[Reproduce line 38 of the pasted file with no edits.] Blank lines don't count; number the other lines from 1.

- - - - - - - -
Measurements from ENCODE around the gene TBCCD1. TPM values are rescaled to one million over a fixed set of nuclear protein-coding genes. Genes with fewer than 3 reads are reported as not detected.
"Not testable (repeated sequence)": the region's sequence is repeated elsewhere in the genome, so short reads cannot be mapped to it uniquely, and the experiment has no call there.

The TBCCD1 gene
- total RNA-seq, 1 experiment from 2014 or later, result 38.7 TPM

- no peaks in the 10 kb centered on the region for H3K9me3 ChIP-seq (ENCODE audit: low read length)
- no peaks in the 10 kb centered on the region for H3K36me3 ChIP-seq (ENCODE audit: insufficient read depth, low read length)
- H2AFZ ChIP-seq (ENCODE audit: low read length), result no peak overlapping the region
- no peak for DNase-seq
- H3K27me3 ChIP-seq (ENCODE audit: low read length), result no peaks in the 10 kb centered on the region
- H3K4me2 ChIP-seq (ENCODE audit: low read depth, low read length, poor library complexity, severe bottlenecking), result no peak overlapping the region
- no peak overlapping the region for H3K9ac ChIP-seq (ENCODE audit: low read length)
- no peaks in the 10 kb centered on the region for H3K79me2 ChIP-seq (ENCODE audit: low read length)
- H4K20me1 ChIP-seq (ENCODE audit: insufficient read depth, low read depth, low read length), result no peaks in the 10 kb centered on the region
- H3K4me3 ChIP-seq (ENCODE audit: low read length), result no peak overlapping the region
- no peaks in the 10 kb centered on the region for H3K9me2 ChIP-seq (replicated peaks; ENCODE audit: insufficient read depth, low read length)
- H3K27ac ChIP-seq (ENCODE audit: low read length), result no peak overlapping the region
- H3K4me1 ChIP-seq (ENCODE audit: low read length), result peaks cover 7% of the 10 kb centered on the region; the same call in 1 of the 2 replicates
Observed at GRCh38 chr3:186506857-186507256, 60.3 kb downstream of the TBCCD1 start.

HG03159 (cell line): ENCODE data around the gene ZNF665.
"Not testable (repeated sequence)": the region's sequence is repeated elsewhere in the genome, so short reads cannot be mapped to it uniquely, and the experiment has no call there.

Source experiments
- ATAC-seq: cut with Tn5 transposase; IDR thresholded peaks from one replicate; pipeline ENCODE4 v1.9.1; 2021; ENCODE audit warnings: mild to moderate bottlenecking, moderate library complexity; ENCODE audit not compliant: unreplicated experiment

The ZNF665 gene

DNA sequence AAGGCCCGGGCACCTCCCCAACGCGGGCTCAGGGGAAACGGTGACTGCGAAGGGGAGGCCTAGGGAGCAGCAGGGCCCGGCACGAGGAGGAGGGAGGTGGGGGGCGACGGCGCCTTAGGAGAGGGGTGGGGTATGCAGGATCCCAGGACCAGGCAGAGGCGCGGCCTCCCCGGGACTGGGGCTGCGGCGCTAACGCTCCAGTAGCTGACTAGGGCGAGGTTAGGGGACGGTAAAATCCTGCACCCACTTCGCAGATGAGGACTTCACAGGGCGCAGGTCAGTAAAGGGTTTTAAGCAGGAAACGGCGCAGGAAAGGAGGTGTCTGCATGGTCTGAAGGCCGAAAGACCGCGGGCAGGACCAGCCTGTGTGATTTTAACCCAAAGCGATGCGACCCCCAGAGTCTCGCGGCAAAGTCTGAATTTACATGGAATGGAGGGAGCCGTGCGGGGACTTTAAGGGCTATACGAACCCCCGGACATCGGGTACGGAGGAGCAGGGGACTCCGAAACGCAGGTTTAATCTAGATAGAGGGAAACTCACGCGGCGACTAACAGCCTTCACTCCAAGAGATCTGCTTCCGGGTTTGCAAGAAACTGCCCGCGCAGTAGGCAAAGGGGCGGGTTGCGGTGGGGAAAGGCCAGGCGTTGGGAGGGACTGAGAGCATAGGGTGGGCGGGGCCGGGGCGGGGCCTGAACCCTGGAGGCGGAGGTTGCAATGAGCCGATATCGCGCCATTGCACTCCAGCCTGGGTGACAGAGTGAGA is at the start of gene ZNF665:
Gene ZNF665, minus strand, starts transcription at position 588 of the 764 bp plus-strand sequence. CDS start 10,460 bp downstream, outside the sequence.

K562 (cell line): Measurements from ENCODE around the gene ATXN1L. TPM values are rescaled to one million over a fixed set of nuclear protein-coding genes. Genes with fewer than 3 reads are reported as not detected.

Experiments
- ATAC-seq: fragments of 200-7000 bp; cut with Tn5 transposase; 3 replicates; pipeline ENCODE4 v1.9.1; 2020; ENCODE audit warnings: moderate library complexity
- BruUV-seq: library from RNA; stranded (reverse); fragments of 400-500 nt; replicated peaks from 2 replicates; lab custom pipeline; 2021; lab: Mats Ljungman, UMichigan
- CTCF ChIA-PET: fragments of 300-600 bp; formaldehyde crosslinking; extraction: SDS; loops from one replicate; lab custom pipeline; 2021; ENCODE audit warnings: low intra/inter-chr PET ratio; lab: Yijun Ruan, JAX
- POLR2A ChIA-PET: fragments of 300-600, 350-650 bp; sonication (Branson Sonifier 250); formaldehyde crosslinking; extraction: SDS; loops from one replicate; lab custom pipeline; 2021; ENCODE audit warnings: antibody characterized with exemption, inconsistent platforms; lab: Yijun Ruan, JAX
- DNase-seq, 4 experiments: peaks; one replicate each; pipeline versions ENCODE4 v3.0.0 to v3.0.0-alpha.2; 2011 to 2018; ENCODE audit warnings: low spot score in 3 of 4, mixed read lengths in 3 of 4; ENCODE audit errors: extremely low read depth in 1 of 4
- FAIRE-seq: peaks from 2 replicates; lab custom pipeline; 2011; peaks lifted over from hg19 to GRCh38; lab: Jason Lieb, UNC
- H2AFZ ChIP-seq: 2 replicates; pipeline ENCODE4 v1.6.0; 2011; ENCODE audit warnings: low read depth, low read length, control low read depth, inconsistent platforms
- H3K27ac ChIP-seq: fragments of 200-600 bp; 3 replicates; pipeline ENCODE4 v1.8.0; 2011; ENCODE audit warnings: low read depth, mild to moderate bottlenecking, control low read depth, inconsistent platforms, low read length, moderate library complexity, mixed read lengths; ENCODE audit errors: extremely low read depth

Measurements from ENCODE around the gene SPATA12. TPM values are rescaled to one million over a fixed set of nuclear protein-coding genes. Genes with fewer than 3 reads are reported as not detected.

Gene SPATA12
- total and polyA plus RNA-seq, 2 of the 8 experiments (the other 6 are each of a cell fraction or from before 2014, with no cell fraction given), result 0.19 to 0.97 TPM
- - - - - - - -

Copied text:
- total and polyA plus RNA-seq, 2 of the 8 experiments (the other 6 are each of a cell fraction or from before 2014, with no cell fraction given), result 0.19 to 0.97 TPM